Steaming hot plates of fried noodles, sauce-drenched shrimp chow fun dumplings, and sweet paste-filled sesame balls numbered so many that they almost fell off of the huge round table. My heart felt pleased while my stomach was restlessly growling. I was in Chicago visiting my grandma, or my Lola, on my mom’s side of the family, and it was a Sunday. When my mom was a kid, she and her cousins would go to Chinatown after church to eat dim sum, and the family tradition carried down to my generation too.
I filled my plate with enough food to hang off the edges and eagerly picked up my chopsticks; the sweet and salty flavors exploded into my mouth. Paradise. The smell of soy sauce and sweet shrimp flooded my nose. I tried my best to savor tasting every different food, but dim sum has never been the type of food that I have been able to eat slowly.
Eating dim sum is something that my family only does with my Lola. Even if our visit doesn’t fall on a Sunday, we never miss the opportunity. While the scene for great Chinese food is pretty small in my hometown of Pittsburgh, it’s amazing in Chicago, but this is not the only reason for sharing dim sum with Lola. Eating is a very big part of Filipino culture, and sharing meals with loved ones like Lola is very important. Dim sum doesn’t merely serve as eating great food; it functions as the sweet and spicy sauce to a fried spring roll dish, adding the perfect touch to my relationship with my grandmother. At the table, I glanced over to see my Lola smiling ear to ear. Had I not been busy contentedly eating, I would have had a huge grin on my face too.
Big dinner parties are the only times I have seen my extended Filipino family. Members on the Filipino side of my family have always been introduced to me as either my auntie or my uncle. As I got older, I came to understand that even though some people may not be related to me through blood, I was still taught to treat every family member or family friend with equal kindness and love. Last summer, my Lola’s 80th birthday celebration was held at my aunt’s house in Las Vegas, and all of my countless aunties and uncles were there. The classic food setup filled my aunt’s patio: tables were lined up next to each other and covered with huge aluminum platters of crunchy lumpia, buttered pancit, and of course perfectly roasted lechon! Not only was it a great celebration because I got to be with my Lola on her 80th birthday, but I got to spend time getting to know the family members I was less familiar with (most importantly while joyfully snacking on a plate filled with lumpia). The monstrous amount of food reconnected me and my second cousins, and I was able to talk to my favorite aunties Trixie, Ivy, and Jingle. I remember that night with the perfect-amount-of-sweet red bean paste of fried sesame balls stuffed in my mouth while listening to my cousins talk about college.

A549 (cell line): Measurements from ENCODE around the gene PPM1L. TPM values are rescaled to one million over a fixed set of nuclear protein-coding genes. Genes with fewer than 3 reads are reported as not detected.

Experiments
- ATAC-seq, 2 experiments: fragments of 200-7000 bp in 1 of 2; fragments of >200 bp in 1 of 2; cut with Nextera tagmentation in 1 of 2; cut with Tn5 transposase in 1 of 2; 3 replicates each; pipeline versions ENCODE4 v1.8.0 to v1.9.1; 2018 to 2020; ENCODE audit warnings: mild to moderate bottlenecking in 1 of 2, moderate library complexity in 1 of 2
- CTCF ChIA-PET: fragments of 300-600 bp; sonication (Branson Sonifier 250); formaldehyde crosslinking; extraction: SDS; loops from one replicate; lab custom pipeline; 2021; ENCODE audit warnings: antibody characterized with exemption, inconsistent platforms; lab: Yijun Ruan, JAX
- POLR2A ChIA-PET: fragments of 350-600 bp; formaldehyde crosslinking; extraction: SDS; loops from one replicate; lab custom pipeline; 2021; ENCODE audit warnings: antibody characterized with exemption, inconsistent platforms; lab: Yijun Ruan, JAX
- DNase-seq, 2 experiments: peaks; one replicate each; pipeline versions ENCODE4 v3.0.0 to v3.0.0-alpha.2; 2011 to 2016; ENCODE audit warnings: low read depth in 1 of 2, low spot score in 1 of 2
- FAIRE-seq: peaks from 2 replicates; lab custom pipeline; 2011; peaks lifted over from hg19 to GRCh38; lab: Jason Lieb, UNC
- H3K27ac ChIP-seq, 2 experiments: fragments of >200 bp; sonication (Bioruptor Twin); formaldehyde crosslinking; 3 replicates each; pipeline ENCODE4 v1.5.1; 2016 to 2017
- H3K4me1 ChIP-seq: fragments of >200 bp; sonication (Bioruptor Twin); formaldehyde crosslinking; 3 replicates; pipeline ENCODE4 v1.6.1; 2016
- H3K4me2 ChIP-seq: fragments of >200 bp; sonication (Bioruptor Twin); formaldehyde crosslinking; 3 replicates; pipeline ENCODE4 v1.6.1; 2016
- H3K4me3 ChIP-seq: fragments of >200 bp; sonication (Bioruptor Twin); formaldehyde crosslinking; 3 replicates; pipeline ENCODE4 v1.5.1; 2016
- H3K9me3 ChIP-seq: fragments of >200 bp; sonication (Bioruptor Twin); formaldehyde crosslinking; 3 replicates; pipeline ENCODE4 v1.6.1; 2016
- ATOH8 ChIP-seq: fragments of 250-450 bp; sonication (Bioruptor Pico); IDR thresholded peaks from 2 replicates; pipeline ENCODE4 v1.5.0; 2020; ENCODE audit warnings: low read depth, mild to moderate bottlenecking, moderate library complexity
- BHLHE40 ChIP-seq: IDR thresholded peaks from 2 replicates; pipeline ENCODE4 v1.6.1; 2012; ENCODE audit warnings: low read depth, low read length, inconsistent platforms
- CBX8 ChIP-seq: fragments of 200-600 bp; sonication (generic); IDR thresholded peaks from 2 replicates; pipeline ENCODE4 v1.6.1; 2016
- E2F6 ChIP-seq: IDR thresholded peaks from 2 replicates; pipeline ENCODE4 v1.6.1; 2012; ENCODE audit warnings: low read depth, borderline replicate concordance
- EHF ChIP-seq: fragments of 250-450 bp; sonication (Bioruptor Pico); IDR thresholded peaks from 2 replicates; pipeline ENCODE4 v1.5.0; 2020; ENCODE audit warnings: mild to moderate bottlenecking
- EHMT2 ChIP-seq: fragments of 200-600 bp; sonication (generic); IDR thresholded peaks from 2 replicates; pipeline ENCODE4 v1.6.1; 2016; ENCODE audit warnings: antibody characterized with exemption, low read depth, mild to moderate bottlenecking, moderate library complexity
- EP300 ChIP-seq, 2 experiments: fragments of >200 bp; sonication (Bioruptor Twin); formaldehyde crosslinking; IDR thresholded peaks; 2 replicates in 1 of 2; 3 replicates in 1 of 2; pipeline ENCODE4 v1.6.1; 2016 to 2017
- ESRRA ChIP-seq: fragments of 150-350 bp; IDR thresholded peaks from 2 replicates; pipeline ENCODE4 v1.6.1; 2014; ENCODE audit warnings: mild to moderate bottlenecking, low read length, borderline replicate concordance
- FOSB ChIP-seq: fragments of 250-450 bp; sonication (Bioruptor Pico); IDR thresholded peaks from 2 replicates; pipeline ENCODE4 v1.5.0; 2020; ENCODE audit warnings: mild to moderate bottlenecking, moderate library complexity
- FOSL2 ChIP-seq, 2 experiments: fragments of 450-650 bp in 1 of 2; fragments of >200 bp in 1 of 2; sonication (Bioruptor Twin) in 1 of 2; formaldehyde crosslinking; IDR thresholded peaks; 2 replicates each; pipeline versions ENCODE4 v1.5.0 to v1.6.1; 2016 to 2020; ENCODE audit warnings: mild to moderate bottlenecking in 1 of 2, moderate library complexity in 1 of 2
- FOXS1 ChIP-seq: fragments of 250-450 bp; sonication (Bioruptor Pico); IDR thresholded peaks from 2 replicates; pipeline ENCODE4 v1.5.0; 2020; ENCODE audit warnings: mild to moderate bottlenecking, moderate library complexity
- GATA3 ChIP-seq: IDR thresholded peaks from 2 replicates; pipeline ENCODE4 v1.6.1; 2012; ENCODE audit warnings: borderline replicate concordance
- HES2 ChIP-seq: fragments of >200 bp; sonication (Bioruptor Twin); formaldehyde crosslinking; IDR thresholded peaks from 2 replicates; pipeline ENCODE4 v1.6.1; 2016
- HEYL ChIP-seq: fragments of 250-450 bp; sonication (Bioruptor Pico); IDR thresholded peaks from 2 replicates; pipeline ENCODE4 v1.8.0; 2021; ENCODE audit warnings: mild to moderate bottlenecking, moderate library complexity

Food has always brought us together with savory smells of roasted pork, sweet bites of ube stuck to the roof of your mouth, and the frequent laughs that come along with them. I try my best not only to savor the high-quality noodles that I know I won’t find at home but also the time I have with my Filipino family. Whether in Chicago for a short weekend visit or in Las Vegas celebrating a birthday party, seeing my mom’s side of the family is not something I get to experience frequently. Even though my dad’s family mostly lives in my hometown, their ethnic background isn’t Filipino, and I’m not able to fully experience the Asian culture of my family at home; this makes the endless plates of dim sum and uncountable platters of Filipino food even more special to me. Through sharing meals with my mom’s side of my family, I am able to grow closer to relatives that I don’t have the privilege of being with often, whether it be playfully bickering about who gets the last piece of sponge cake or talking about how to cook cassava. Even though I always miss the amazing food while I’m at home, I miss spending time with my Filipino family even more. At home, although the flavors aren’t as powerful, eating Asian food always reminds me of my Lola laughing and smiling ear to ear.